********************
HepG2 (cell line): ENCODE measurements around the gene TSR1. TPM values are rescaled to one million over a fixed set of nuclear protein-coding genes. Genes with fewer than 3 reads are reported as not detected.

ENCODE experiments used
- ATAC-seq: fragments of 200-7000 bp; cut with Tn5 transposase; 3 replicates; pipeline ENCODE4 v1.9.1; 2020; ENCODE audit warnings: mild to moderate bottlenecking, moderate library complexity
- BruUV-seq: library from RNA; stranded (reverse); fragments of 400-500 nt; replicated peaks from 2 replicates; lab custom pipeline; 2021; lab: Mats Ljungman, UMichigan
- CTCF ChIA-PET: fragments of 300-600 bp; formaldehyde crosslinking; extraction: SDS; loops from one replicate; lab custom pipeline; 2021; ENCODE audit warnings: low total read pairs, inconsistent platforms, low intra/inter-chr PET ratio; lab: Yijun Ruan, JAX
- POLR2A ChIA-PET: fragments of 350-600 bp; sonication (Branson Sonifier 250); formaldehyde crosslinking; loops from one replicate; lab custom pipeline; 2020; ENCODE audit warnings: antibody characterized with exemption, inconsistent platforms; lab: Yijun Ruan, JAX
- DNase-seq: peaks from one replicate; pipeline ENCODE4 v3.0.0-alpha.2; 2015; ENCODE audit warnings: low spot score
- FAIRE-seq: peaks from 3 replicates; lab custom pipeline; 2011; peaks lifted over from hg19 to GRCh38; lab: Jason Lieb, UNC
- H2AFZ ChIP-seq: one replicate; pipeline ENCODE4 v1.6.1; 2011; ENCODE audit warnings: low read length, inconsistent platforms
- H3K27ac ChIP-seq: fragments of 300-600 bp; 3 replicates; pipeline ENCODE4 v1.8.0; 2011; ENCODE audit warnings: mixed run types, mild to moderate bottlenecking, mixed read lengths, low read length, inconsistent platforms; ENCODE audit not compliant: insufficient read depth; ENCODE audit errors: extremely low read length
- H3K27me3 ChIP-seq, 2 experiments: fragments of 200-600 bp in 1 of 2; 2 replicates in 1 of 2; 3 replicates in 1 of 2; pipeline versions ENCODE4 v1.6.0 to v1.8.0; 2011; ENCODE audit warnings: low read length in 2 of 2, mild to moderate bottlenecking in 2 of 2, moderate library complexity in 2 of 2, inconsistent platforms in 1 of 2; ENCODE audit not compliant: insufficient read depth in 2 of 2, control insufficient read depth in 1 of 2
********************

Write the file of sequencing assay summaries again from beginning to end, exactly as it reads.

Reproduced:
HepG2 (cell line): ENCODE measurements around the gene TSR1. TPM values are rescaled to one million over a fixed set of nuclear protein-coding genes. Genes with fewer than 3 reads are reported as not detected.

ENCODE experiments used
- ATAC-seq: fragments of 200-7000 bp; cut with Tn5 transposase; 3 replicates; pipeline ENCODE4 v1.9.1; 2020; ENCODE audit warnings: mild to moderate bottlenecking, moderate library complexity
- BruUV-seq: library from RNA; stranded (reverse); fragments of 400-500 nt; replicated peaks from 2 replicates; lab custom pipeline; 2021; lab: Mats Ljungman, UMichigan
- CTCF ChIA-PET: fragments of 300-600 bp; formaldehyde crosslinking; extraction: SDS; loops from one replicate; lab custom pipeline; 2021; ENCODE audit warnings: low total read pairs, inconsistent platforms, low intra/inter-chr PET ratio; lab: Yijun Ruan, JAX
- POLR2A ChIA-PET: fragments of 350-600 bp; sonication (Branson Sonifier 250); formaldehyde crosslinking; loops from one replicate; lab custom pipeline; 2020; ENCODE audit warnings: antibody characterized with exemption, inconsistent platforms; lab: Yijun Ruan, JAX
- DNase-seq: peaks from one replicate; pipeline ENCODE4 v3.0.0-alpha.2; 2015; ENCODE audit warnings: low spot score
- FAIRE-seq: peaks from 3 replicates; lab custom pipeline; 2011; peaks lifted over from hg19 to GRCh38; lab: Jason Lieb, UNC
- H2AFZ ChIP-seq: one replicate; pipeline ENCODE4 v1.6.1; 2011; ENCODE audit warnings: low read length, inconsistent platforms
- H3K27ac ChIP-seq: fragments of 300-600 bp; 3 replicates; pipeline ENCODE4 v1.8.0; 2011; ENCODE audit warnings: mixed run types, mild to moderate bottlenecking, mixed read lengths, low read length, inconsistent platforms; ENCODE audit not compliant: insufficient read depth; ENCODE audit errors: extremely low read length
- H3K27me3 ChIP-seq, 2 experiments: fragments of 200-600 bp in 1 of 2; 2 replicates in 1 of 2; 3 replicates in 1 of 2; pipeline versions ENCODE4 v1.6.0 to v1.8.0; 2011; ENCODE audit warnings: low read length in 2 of 2, mild to moderate bottlenecking in 2 of 2, moderate library complexity in 2 of 2, inconsistent platforms in 1 of 2; ENCODE audit not compliant: insufficient read depth in 2 of 2, control insufficient read depth in 1 of 2